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How your iPhone could alter notifications based on your location

iphone-in-bag

Future iOS devices could vary user alerts based on where you are at any given moment.

Call alerts are all well and good but — even on the Apple Watch, when they’re being delivered directly to your wrist — it’s likely that there will be situations when users won’t be aware of them, and could miss important calls or alerts as a result.

Apple’s trying to crack that problem with a new patent published Tuesday, describing a “Self adapting alert device” that would vary the volume or style of user notifications to your iPhone or Apple Watch depending on where you are at the time.

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Apple finds a way of making sapphire screens even tougher

Gene Munster says not to expect sapphire screens except on the 64GB iPhone 6.

Apple’s new patent application shows how Apple might further strengthen its sapphire crystal using an “ion implanting” method.

Whether or not the upcoming iPhone 6 will sport a sapphire crystal display or not is something we’ll have to wait to find out for sure, but the ultra-strong material used by many high end watch manufacturers is certainly something Apple has spent a lot of time investigating.

Some of those investigations have led to a new patent application published today, revealing how Apple plans a technique for strengthening glass by using an “ion implanting” method as opposed to the kind of chemical coatings used for, say, Corning’s Gorilla Glass.

According to the application, the reason for this is that the kind of traditional chemical strengthening techniques used on glass screens might not be effective when used on materials like sapphire.

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Apple patents Samsung’s Galaxy Note-style radial menus for iOS

(Picture:

Samsung’s Galaxy Note has used radial menus before. But don’t worry: Apple got there first. (Picture: TechnoBuffalo)

Apple has been awarded a new patent for adding moving radial menus to both Macs and iOS devices.

The use of radial menus would give Apple an alternative to the pull-down menus currently used in most applications — allowing context-specific menus and submenus to be created at optimal positions close to a user’s mouse cursor or, in the case of an iPhone or iPad, their finger.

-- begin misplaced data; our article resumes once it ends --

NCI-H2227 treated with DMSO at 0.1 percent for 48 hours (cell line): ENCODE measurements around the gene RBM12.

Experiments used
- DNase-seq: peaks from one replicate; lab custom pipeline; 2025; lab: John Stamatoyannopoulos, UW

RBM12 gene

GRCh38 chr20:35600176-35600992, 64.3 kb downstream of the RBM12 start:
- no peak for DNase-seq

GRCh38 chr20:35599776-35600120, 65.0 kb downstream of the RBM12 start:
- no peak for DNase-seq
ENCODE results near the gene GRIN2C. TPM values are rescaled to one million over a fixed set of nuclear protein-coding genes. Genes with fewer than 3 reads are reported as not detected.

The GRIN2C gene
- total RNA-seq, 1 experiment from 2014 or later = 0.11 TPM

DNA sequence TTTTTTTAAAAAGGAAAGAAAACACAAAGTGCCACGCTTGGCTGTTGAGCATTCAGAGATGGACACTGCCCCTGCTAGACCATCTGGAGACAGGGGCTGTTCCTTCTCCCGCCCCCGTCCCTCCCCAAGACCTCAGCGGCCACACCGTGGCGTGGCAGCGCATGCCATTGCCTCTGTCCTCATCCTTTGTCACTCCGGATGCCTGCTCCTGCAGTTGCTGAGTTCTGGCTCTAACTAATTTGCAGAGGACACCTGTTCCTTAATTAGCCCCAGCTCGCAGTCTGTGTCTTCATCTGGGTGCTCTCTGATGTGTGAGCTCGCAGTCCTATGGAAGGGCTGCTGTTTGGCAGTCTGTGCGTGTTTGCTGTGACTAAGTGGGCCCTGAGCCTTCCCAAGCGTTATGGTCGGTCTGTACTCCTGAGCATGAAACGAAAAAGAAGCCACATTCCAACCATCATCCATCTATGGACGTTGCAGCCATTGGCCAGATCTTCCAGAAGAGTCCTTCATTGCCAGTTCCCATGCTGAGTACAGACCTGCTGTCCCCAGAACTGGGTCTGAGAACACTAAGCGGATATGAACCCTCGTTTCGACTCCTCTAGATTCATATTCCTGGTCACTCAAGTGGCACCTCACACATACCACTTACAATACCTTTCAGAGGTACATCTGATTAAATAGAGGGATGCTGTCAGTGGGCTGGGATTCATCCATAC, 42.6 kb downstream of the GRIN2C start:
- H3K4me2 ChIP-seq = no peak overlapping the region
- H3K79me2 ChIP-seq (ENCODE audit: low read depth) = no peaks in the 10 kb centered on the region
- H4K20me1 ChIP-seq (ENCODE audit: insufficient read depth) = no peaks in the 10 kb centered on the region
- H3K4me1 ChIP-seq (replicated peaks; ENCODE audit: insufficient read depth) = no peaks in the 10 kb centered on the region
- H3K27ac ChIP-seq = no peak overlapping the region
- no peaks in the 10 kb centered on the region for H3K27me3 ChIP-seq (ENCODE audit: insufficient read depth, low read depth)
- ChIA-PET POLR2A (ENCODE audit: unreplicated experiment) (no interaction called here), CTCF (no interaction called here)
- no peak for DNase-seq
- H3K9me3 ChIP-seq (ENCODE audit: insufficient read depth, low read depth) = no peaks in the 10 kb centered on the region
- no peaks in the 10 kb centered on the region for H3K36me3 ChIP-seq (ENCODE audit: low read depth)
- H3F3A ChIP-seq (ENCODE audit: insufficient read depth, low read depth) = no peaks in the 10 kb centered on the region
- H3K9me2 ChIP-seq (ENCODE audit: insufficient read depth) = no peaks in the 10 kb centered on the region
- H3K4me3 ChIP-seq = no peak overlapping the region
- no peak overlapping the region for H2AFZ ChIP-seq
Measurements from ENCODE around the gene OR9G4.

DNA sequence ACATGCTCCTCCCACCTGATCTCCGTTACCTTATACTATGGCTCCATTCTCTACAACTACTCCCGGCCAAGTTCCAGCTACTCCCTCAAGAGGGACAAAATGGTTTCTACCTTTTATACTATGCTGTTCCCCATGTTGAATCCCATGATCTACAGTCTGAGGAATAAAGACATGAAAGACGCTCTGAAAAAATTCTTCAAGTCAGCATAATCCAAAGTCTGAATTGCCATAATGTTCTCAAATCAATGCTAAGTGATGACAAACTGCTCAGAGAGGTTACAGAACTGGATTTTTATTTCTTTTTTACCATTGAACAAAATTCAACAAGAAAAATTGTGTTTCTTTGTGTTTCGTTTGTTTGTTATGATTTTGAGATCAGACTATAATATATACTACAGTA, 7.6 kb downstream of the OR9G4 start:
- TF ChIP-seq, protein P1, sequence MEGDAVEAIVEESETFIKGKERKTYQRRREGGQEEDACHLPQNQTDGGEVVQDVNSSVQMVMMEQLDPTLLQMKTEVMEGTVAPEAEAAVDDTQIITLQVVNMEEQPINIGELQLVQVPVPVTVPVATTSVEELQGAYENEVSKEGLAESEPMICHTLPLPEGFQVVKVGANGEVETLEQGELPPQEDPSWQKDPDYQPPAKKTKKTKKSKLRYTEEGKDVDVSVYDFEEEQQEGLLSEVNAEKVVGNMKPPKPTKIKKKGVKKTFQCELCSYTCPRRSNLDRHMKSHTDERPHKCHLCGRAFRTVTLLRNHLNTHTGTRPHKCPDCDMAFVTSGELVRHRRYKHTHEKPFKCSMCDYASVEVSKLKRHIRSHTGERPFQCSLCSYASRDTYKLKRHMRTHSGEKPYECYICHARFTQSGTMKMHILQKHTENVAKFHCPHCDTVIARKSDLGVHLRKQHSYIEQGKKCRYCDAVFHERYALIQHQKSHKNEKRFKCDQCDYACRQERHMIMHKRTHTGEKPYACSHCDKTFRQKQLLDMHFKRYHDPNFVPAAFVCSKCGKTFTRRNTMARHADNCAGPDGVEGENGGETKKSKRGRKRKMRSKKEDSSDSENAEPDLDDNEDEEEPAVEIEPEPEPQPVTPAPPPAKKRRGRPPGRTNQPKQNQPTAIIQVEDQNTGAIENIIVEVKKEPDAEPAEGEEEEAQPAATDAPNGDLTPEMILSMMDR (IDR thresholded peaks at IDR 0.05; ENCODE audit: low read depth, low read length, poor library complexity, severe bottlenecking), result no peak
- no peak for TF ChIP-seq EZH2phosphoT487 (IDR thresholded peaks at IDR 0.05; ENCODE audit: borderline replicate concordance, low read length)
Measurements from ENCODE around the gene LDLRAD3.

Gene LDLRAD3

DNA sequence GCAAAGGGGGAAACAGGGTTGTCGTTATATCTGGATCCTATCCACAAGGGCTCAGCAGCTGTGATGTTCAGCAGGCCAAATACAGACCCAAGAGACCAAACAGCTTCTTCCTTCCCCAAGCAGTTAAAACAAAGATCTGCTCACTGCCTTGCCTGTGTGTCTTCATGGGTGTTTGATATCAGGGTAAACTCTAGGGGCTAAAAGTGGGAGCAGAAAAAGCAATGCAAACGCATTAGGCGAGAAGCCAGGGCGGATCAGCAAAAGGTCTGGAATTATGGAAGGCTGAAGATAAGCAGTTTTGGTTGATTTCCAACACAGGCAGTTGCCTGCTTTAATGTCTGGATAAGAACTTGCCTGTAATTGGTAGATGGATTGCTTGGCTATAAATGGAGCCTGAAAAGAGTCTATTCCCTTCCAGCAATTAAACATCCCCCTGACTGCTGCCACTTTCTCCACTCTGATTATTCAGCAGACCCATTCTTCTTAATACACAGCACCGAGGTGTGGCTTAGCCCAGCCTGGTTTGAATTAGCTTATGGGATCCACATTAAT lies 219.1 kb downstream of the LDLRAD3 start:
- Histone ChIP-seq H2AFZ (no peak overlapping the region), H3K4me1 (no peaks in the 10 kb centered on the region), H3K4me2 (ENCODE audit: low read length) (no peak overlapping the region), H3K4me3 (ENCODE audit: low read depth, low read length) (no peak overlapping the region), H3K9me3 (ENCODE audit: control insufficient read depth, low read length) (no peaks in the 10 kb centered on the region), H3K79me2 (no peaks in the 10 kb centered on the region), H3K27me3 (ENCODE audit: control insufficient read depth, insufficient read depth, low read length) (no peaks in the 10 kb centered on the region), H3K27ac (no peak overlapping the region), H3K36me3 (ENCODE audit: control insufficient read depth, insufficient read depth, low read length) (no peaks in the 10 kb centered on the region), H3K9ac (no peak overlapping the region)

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Picture this: Apple granted historic patent for original iPhone camera

iphone-steve-jobs

We’re all so used to using our iPhones as our primary cameras these days that it’s difficult to remember what it was like in the dark days before the device came along.

Today the U.S. Patent and Trademark Office published a new series of Apple-related patents, including an historic 2008 filing for an Apple camera. While the patent covers both a standalone camera (something Apple hasn’t done since the QuickTake camera launched in 1994) and a camera integrated into a PDA, it is likely that this is the patent which covers the original iPhone.

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Apple investigating FaceTime hardware for the enterprise market

facetimeiconmakesnosense

Could Apple be working on a higher-resolution version of FaceTime for use in enterprise?

A new patent published Tuesday suggests that it’s at least something the company is looking at, as it describes a multi-view video conferencing camera system that uses scalable video encoding. The patented device, which was first applied for back in June 2012, could compete with Microsoft’s 360 degrees Roundtable conferencing technology, as shown below.

Given Apple’s recent deal with IBM to make hardware and software for businesses, and its successful focus on enterprise under Tim Cook, this could certainly be a valuable area for Apple to explore — particularly since it could conceivably work with a range of Apple devices, including Macs, iPads and iPhones.